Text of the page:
Clothworkers' Building North, Room 1.07
BA (Hons), MA
Malaika is a theatre practitioner and PhD candidate based in the School of Media and Communications at the University of Leeds. Her research is part of the Centre for Understanding Sustainable Prosperity with Professor Kate Oakley and Dr Beth Johnson.
Her research interests include: Theatre of the Oppressed, theatre, deliberative democracy, political engagement and neoliberalism.
Malaika’s academic background is in Political Theory, having studied Politics and Philosophy up to MA level at the University of Sheffield. She subsequently worked at The Crick Centre as a research assistant on an AHRC funded project exploring the role of participatory arts in political engagement.
Alongside her academic work she is Artistic Director of The Bare Project theatre company. She is also a facilitator with Cardboard Citizens, and works with interactive arts company, Invisible Flock.
Peer reviewed journal article: Co-authored with M. Flinders & M. Wood (May 2016) The politics of co-production: risks, limits and pollution. Evidence & Policy: A Journal of Research, Debate and Practice, 12(2), 261-279 http://www.ingentaconnect.com/contentone/tpp/ep/2016/00000012/00000002/art00007
Conference Paper and Workshop Facilitator: Theatre of the Oppressed in Political Discourse. for ESRC Seminar Series on Civil Society Strategies for Democratic Renewal (Feb 2016) http://www.crickcentre.org/events/seminar-2-art-expression-and-democracy/
Conference paper: Art as Politics: Participation, Expression and Innovation. presented at The Value of Arts Philosophy Conference, Sheffield University (June 2015) https://www.sheffield.ac.uk/philosophy/research/conferences/valuesofart
Published report: co-authored with M. Flinders, Participatory Arts and Civic Engagement Project Report, AHRC Cultural Value Project (September 2014) http://www.crickcentre.org/wp-content/uploads/2014/08/AHRC_Cultural_Value.pdf
Blog: Cunningham, M. (2014) ‘From STEM to STEAM: The potential for arts to facilitate innovation, literacy and participatory democracy’, LSE Impact Blog. Available at: http://blogs.lse.ac.uk/impactofsocialsciences/2014/03/14/stem-to-steam-creative-innovation/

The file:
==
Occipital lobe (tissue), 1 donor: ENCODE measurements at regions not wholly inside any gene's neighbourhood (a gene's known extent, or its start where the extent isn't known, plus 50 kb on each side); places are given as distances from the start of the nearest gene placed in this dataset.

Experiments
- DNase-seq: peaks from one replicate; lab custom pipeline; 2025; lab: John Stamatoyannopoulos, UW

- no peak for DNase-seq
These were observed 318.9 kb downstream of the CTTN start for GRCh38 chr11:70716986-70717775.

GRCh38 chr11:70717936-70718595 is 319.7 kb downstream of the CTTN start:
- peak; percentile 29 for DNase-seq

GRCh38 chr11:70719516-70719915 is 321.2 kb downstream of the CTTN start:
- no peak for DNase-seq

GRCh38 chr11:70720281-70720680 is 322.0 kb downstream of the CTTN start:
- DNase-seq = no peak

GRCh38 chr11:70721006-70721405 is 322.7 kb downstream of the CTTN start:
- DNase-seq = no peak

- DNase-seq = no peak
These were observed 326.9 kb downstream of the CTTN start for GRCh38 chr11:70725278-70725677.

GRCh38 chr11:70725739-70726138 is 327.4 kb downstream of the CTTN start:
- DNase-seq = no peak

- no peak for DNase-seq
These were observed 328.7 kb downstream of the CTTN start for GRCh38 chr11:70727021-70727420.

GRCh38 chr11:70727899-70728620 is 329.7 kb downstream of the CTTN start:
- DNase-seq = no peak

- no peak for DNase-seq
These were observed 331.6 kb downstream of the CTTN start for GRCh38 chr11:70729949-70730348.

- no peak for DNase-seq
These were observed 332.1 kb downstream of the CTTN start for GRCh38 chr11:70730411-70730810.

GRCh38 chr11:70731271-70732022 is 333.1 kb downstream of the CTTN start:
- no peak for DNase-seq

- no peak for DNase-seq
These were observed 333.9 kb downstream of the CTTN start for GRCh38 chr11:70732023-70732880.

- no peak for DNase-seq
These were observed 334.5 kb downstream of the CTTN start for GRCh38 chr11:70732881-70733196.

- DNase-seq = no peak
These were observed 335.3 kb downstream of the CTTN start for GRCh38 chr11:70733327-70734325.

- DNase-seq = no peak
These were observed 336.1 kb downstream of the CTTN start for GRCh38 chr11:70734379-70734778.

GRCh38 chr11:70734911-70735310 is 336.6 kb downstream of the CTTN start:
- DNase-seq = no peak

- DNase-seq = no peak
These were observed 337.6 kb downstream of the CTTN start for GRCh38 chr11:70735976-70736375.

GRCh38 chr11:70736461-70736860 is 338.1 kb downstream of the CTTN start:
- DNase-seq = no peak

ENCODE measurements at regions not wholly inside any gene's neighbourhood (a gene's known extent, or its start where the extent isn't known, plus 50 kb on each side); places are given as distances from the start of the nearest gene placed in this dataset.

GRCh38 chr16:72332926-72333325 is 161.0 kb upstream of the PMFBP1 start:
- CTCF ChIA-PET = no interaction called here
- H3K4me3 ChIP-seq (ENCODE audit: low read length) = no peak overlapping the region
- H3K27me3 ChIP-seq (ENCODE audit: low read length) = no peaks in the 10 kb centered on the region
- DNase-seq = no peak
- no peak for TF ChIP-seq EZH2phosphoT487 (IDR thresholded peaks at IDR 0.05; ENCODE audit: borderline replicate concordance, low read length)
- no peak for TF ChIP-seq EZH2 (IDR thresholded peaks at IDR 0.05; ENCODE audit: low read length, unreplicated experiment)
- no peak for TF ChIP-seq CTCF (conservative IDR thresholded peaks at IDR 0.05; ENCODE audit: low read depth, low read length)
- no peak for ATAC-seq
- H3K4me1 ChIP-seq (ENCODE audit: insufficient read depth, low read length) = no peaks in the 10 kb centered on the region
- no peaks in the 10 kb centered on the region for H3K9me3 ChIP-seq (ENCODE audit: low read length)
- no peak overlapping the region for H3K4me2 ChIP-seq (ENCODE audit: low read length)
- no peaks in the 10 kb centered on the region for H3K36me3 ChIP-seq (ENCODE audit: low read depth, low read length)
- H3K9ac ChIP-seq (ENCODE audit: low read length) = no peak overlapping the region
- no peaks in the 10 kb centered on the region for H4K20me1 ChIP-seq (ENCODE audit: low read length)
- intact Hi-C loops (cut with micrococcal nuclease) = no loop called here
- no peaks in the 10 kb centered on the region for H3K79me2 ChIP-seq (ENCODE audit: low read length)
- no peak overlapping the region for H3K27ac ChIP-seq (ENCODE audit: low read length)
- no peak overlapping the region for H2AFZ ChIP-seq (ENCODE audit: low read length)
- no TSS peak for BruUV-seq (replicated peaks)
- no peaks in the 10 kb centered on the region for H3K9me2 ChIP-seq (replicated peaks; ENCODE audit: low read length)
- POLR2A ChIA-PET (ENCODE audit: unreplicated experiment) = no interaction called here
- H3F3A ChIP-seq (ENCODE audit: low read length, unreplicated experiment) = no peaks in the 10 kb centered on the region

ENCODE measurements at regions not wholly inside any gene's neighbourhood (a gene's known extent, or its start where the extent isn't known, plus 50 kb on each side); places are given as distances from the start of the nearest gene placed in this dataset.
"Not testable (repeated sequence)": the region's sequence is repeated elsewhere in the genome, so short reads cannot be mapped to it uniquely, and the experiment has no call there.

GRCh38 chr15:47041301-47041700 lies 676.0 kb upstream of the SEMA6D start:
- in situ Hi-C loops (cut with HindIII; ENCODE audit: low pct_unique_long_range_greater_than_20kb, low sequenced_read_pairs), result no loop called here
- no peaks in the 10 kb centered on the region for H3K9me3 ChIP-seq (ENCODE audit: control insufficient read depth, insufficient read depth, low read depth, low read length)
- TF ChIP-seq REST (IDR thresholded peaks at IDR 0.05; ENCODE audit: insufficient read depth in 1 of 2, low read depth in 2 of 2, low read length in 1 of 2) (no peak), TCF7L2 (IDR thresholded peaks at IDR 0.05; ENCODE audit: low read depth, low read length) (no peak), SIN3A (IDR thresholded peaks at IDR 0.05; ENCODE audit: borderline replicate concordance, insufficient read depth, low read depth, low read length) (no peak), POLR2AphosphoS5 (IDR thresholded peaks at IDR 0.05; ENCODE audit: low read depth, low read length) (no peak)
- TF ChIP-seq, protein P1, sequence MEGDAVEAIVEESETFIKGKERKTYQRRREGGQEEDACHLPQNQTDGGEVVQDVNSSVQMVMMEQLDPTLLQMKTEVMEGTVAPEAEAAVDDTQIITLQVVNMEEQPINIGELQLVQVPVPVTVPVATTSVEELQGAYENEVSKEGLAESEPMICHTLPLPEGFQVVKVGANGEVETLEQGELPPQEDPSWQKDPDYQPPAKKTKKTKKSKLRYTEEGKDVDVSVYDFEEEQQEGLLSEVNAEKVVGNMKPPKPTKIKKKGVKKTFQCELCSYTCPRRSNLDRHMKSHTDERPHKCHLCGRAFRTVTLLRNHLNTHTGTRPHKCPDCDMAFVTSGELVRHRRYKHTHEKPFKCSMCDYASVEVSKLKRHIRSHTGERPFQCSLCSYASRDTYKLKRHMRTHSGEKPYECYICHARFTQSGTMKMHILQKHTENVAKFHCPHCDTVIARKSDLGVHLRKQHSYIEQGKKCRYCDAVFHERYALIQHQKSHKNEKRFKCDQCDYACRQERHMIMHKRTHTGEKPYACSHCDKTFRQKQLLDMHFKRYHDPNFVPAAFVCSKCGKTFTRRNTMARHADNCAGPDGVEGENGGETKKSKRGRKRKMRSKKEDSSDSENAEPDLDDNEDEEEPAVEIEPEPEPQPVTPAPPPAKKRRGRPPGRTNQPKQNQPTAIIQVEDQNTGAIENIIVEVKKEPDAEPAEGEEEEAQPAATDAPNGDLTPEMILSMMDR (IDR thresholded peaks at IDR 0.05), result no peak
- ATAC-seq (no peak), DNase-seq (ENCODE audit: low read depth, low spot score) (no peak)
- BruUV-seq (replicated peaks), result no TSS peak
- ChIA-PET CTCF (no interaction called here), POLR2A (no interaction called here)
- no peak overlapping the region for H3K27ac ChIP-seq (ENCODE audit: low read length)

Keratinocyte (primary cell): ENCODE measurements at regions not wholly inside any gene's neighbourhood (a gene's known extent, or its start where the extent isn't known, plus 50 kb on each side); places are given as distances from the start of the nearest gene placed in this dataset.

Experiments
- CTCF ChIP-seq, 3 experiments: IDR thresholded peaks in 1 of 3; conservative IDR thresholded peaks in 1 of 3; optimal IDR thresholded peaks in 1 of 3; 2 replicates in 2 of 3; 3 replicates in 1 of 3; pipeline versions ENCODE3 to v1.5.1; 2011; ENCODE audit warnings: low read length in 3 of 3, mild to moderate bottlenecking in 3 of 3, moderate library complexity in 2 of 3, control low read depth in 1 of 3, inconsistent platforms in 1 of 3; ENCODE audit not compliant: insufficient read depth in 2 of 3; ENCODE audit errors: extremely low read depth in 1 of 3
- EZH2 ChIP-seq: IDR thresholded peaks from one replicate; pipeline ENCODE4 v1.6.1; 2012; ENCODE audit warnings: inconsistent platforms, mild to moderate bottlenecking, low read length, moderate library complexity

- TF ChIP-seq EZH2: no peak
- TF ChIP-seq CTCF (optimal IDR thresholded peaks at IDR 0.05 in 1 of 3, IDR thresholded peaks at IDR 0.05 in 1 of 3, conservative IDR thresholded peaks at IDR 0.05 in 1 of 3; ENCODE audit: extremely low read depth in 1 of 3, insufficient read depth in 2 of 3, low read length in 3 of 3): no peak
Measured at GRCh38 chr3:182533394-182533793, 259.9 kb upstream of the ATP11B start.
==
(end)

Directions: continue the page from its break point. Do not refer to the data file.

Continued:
Research Centres & Groups
Centre for Understanding Sustainable Prosperity, led by Professor Tim Jackson.
Legislative Theatre, deliberation and the neoliberal threat to democracy
The detrimental effects of neoliberalism on democracy has been well explored by thinkers from a range of disciplines including Michel Foucault, Colin Hay, Tony Judt, David Harvey and Wendy Brown. This is apparent not only within neoliberal policies such as privatisation and an increase in corporate political influence (Harvey, 2005), but also through the proliferation of the ‘neoliberal rationality’ as common sense on a political and personal level (Brown, 2016, Brown, 2015). Our capability to govern our own society, one of Martha Nussbaum’s fundamental capabilities for human flourishing (Nussbaum, 2003), is becoming increasingly limited. This project aims to explore ways in which this may be overcome on the local level through opening up the private sector and local government to deliberative democratic interventions, namely, Legislative Theatre.
Legislative Theatre offers a means by which to bring ordinary citizens into policy making: to engage with political discourse and ultimately (if successful), to effect policy change or, in Augusto Boal’s words: “Making theatre as politics rather than merely making political theatre” (Boal, 1998a: 20). Boal claims Legislative Theatre can allow for more diverse voices in political decision making and that this leads to better laws and policy (Boal, 1998a). It challenges the notion that ordinary citizens are ‘not capable’ of making ‘technical decisions’ and values the “voice, experience and knowledge of a wide-range of participants as it promotes dialogical problem-solving” (Cohen-Cruz and Schutzman, 2006: 78). Similar to other deliberative democratic intervention, the aim of Legislative Theatre is to create legislation with those who have lived experience of the policy topic, as well as aiming to improve policy decisions made in terms of social justice and equality.
In this PhD project I will be exploring the role of Legislative Theatre, in overcoming the harmful effects of neoliberalism on democracy. Neoliberal policy and an embedded ‘neoliberal rationality’ have undermined key aspects of democracy in both the USA and UK (Brown, 2015, Birch, 2013). This project will observe two Legislative Theatre projects as deliberative democratic interventions, one in New York, the other in London. The focus of these projects will be safety and accountability in public and social housing. This study primarily aims to measure (using a qualitative mixed method approach):
1) the extent to which Legislative Theatre impacts political decision-making (within government and the private sector); influencing policy
2) the extent to which Legislative Theatre allows for a) a greater diversity of voices; b) a genuinely deliberative space (one which values and promotes respect and listening to all involved); c) and a wider range of potential alternatives within decision making- thereby disturbing ‘neoliberal rationality’.
Other relevant questions for this research:
- Why art? Does the creative nature of Legislative Theatre projects enhance or detract from its political efficacy?
- How do different social and cultural factors influence the process and outcomes in London and NYC?
Key themes: Neoliberalism; deliberative democracy; equality; Legislative Theatre; practice-led research